Favorita, La (The Favourite)
  • Gaetano Donizetti. Opera in four acts. 1840.
  • Libretto by Alphonse Royer and Gustave Vaëz, with additions by Eugène Scribe.
  • First performance at the Paris Opéra on 2nd December 1840.
Alphonse XI (Alfonso XI), King of Castile baritone
Léonor de Guzman (Leonora di Gusmann), his mistress mezzo-soprano
Inès (Inez), her confidante soprano
Fernand (Fernando), a novice tenor
Don Gaspar, the King’s minister tenor
Balthazar (Baldassare), superior of a monastery bass

Fernando, a novice, seeks release from his vows, since he is in love with a woman whose rank and name he does not know. Leonora has him brought to her island home, fearing that he will despise her when he learns that she is the King’s mistress. She warns him, as his monastic superior had done, of suffering to come. She gives him a commission in the army, as she leaves to greet the King. In battle he distinguishes himself and is honoured by the King, who remains unaware of the relationship with Leonora. A letter from Fernando to Leonora is intercepted by Don Gaspar, who shows it to the King. He questions her angrily, although the identity of the writer is still unknown to him. Baldassare now appears with a Papal condemnation of the King, bidding him dismiss his mistress and reinstate his wife, the Queen. Reluctantly the King agrees to the command of the Church and when Fernando returns victorious he offers him his own choice of reward. Fernando seeks the hand of Leonora, who now enters, in marriage, and this the King generously grants. Fernando, however, is still ignorant of her past and a letter of confession that she sends him never reaches him. After his wedding he is shunned by the courtiers and at last understands that he has married the King’s mistress. In distress he casts aside his sword and chain of honour and leaves with Baldassare, intending to return to the monastery. There, as he takes his vows once more, Leonora seeks him out, disguised herself as a novice and explaining how she had tried to tell him of her past. Now he is in love once more, but she dies in his arms, leaving him to pray, with the monks, for her soul.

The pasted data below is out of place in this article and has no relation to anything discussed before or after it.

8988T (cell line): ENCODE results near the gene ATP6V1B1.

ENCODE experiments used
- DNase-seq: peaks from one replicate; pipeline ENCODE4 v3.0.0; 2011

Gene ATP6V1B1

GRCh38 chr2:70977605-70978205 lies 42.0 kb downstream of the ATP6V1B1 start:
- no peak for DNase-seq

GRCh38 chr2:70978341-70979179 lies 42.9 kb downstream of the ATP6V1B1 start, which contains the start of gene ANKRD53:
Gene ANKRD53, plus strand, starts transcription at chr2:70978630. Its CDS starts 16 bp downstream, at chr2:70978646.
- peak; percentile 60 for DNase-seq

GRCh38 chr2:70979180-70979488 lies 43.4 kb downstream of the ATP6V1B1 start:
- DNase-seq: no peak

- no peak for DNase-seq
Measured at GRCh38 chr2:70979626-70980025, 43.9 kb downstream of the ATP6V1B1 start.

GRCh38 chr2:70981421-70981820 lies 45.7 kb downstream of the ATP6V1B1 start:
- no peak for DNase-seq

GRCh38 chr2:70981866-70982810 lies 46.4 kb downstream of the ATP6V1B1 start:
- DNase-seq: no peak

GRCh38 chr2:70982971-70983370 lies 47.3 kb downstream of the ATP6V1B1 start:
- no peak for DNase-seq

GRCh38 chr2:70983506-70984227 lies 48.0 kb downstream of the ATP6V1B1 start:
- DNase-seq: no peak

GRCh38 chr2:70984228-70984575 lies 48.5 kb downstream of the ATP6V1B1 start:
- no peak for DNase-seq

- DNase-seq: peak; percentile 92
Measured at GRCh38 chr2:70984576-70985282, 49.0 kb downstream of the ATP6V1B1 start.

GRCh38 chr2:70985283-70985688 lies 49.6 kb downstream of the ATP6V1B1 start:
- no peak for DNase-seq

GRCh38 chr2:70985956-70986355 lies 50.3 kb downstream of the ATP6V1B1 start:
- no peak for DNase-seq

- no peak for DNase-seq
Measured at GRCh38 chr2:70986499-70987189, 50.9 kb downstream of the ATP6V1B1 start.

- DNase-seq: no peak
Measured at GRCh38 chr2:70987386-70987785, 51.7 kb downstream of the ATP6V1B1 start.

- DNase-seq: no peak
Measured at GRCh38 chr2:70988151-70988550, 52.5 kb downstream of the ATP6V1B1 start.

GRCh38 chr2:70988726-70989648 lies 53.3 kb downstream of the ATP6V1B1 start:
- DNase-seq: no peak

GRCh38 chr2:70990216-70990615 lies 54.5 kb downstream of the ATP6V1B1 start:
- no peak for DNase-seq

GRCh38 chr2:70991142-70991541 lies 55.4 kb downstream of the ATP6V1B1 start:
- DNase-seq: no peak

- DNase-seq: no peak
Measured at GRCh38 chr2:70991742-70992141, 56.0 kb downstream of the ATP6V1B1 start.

Fernando sings the praise of his unknown beloved in Una vergine, un’angel di Dio (A virgin, an angel of God). The King’s A tanto amor (For such love) is a cynical understanding of how his problems with the Church may be solved, while Leonora’s O, mio Fernando (O, my Fernando) expresses her intention of telling her lover of her past. Fernando’s moving Spirto gentil (Gentle spirit) marks his returning love for her and before her death she sings Pietoso al par del nume (Merciful like Heaven). The original French version of the opera remains in occasional French repertoire, while abroad the Italian version is generally preferred.